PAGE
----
It goes without saying that our Thanksgiving invite lists should include close friends and family.
Perhaps it is worth saying though that strangers and potential enemies were present at that first Thanksgiving too. It was about adventure and risk, not safety and tradition.
This Thanksgiving I did not join my parents for a steak dinner in their adopted Florida hometown. Instead I headed up to the snowy wilds of Vermont where I joined a friend and her parents for nightly fires and international travel chatter.
On the drive up, we learned that this year’s table would not be heaving with international students from the neighborhood Ivy League; indeed, it would be quite intimate, just close friends and family. . . unless we could find some strangers at the last minute.
Our limitations were that there were only three extra scallop shells for coquille St. Jacques and our strangers needed to be Dartmouth certified, no townies.
Also a bit of a challenge describing our adventure to the six year old New Yorker in our midst: you should never talk to strangers and never, ever go home with them, but we’re going to go pick up friends we haven’t met yet and bring them back to eat with us; how exciting!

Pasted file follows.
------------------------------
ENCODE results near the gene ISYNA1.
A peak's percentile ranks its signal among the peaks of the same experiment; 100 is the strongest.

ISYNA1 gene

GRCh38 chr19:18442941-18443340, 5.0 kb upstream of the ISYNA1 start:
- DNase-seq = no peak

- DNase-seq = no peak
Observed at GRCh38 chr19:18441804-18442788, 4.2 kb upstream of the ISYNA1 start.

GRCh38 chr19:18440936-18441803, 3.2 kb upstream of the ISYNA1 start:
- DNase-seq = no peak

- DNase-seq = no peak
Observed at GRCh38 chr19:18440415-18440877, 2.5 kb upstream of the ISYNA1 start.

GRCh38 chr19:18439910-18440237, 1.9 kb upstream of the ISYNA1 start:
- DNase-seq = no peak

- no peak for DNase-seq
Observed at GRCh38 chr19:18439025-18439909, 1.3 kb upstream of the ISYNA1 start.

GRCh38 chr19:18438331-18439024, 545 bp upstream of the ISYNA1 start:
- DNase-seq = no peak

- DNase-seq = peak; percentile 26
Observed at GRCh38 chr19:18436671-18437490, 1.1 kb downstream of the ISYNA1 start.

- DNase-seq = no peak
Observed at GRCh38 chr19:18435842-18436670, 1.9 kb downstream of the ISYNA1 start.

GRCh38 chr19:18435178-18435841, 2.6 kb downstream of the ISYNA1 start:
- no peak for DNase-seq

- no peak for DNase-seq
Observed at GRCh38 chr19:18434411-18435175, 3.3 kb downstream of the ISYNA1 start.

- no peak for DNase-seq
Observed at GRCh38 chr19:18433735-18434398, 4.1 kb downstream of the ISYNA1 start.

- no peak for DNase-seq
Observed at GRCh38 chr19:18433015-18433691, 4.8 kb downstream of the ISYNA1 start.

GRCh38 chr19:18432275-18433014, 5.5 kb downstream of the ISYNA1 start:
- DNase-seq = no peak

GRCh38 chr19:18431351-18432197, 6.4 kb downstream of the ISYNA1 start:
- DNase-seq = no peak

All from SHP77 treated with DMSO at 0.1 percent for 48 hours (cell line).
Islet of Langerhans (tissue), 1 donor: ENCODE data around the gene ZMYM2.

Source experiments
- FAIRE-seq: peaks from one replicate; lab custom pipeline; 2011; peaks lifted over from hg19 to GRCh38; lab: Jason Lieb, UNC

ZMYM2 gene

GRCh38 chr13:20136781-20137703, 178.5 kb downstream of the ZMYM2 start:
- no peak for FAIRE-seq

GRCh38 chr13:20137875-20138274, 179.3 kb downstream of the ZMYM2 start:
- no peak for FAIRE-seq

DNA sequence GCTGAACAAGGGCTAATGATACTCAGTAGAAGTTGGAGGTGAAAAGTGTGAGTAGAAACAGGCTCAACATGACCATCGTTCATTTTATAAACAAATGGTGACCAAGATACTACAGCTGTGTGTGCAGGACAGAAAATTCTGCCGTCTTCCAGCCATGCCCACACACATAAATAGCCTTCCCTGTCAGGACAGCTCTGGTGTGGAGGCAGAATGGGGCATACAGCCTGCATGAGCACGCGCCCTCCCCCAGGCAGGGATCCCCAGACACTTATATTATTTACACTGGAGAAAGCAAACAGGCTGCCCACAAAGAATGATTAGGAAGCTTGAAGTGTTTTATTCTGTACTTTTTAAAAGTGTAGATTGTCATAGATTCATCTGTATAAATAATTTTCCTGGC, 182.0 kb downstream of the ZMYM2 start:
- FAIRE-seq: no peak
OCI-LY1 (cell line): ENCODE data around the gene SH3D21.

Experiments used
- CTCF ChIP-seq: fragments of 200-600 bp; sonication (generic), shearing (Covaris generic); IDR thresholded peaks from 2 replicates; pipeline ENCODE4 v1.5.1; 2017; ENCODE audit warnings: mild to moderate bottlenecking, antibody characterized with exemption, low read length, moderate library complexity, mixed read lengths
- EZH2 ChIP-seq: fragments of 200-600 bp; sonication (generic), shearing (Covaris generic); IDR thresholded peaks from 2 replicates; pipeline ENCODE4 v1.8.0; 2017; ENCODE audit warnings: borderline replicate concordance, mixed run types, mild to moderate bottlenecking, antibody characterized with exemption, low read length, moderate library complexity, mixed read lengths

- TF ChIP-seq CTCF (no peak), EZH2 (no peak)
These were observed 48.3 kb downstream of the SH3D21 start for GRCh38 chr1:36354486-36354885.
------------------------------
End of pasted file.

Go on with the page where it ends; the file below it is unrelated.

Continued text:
In the end, we were ultimately unsuccessful. We spoke to dozens of students:
- The Occupy Dartmouth kids, who think the thing the movement needs is a corporate sponsor.
- The chemistry professor fresh off a plane from Mumbai, wheeling his rumbled luggage
- One-of-each: a yankee, Indian, and Asian having a fancy lunch at the new hotel
But everyone already had plans, was utterly horrified by our craziness or had friends who lacked a similar taste for adventure.
It all got me thinking about the parable of the wedding feast (Matt 22:1-14) from the perspective of the guests: accepting invitations and preparing yourself for the occasion are the best ways to deal with the fickleness of people with too much power.